Delta sells a variety of PPO or PDO options, a network of dentists under contract to the insurance company to deliver specified services for set fees. A variety of Delta plans are offered by employers and sold through groups such as AARP. PPO networks of dentists are typically larger than those of HMOs. In September, 2014 Delta had the fifth largest network of dental providers. PPOs generally have more expensive premiums, and perhaps larger copays. Delta expresses its benefits as a percentage of Maximum Allowable Charge (MAC), so it's more difficult to calculate the amounts you may be responsible for. The PDO allows you to see any dentist, in or out of network, although copays are considerably larger for out of network dentists. Comparing these two options provides no clear winner, it depends on your circumstances. Here’s how to tell.

First, Check Out Local Dentists

If you can’t find a dentist you like who takes your plan and can give you prompt appointments, dental benefits will do you no good. It’s important to check the plan’s dental directory to find participating dentists at convenient locations. And a good idea to call a few of the dentists you’re considering to find out if their hours suit your needs and the office staff is accommodating. One question to ask: How long will I have to wait for my first appointment? The average wait time for a dental appointment for a new patient has decreased from 10.9 days in 2001 to 5.7 days in 2013, according to the American Dental Association. So if a dentist's office says you have to wait weeks for an appointment, you might want to try another one.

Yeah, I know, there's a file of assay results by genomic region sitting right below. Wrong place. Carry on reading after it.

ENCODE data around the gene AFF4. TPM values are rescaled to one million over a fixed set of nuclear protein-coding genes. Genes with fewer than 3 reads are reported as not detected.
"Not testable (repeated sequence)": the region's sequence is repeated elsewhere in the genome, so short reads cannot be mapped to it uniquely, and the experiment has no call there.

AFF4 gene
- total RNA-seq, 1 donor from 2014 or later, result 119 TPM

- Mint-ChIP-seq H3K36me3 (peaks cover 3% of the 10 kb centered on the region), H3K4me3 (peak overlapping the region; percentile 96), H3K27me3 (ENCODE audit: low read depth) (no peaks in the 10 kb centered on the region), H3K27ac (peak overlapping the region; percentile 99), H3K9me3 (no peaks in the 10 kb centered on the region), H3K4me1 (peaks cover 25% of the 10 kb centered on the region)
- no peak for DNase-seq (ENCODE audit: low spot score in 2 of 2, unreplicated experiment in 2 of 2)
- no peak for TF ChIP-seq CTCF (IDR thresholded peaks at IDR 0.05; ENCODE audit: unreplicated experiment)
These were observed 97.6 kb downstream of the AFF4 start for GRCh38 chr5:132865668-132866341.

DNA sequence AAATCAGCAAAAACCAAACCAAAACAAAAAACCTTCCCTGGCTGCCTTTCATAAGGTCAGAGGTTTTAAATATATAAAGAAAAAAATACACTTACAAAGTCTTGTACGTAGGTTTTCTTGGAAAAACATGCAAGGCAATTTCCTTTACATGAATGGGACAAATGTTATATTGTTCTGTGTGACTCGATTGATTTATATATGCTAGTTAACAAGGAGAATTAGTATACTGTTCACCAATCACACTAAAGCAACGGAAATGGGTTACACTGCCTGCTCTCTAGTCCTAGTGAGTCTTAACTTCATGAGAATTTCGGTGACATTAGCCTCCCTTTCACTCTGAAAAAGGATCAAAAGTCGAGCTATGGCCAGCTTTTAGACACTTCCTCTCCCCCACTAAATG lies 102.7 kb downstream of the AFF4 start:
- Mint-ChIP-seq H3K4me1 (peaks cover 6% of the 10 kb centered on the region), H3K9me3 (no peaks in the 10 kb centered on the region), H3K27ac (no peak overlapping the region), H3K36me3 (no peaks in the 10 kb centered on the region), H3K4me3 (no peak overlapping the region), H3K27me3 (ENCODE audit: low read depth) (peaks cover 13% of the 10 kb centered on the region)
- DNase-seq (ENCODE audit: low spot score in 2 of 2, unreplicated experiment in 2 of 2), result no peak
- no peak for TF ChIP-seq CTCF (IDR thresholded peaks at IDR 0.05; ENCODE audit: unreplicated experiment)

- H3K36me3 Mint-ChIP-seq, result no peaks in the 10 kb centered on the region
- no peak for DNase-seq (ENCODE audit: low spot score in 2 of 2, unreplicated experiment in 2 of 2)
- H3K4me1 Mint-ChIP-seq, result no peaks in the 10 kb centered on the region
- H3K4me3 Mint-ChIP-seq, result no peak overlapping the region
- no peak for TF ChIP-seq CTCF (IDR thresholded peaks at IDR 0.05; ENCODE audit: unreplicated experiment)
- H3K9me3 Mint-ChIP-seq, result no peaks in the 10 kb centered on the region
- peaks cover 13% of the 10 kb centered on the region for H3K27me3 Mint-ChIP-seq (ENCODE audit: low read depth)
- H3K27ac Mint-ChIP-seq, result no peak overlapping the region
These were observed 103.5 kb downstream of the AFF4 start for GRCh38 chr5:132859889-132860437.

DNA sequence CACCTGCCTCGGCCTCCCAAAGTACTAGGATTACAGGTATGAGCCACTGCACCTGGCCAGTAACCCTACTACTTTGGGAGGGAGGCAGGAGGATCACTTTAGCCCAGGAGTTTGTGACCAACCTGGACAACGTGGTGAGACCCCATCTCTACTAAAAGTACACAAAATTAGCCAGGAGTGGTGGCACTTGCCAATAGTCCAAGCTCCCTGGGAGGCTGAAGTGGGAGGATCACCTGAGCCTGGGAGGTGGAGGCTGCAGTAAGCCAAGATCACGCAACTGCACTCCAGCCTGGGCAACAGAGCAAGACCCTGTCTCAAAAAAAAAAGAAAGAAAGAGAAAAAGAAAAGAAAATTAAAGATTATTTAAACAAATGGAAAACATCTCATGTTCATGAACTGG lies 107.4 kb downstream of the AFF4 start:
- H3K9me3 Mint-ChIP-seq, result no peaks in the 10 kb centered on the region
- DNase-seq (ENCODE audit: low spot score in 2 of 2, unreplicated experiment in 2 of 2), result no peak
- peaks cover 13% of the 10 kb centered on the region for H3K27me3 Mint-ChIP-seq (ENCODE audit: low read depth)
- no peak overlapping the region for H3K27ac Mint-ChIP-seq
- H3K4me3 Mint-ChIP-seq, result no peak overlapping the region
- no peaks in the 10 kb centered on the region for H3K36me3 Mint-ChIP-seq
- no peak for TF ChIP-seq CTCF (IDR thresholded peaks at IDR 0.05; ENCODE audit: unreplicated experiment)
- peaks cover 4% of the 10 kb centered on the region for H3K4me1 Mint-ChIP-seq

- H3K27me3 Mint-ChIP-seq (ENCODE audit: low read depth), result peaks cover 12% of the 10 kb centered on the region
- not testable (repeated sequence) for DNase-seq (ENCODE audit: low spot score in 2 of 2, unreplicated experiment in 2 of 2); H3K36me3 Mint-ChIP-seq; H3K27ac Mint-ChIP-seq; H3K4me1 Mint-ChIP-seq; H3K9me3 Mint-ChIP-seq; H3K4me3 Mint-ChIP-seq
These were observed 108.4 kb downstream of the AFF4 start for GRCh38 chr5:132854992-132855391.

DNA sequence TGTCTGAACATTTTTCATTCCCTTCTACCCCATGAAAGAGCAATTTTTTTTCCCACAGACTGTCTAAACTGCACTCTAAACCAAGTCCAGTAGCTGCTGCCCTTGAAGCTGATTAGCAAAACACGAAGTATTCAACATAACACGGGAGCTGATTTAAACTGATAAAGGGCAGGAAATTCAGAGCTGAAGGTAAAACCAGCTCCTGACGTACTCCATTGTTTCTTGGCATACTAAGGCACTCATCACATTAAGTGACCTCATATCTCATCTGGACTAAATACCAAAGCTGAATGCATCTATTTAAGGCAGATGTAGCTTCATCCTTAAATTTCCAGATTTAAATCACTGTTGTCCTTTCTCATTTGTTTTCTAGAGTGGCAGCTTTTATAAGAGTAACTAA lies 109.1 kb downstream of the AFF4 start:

Take Care of Basic Needs 

The great boon of dental insurance is that office visits, including periodic oral evaluations, routine cleanings and x-rays are liberally covered. The idea is to encourage you to get good preventive care so your future dental costs (and the misery involved) will be reduced. This care does not come cheaply. A tooth cleaning appointment that includes dental X-rays and an exam by the dentist, costs an average of $198, according to consumer experiences reported by costhelper.com.

In the Tennessee plans, Assurant Prepaid has no annual deductible, and no charge for x-rays, routine cleaning, and periodic oral evaluations by general dentist. There is a co-pay of $10 for an office visit. Under Delta PDO, if you use an in-network dentist there is no charge for an office visit, oral evaluation and routine cleaning, but you’re responsible for 20% of the cost for X-rays. Both plans charge a copay for amalgam (silver) fillings.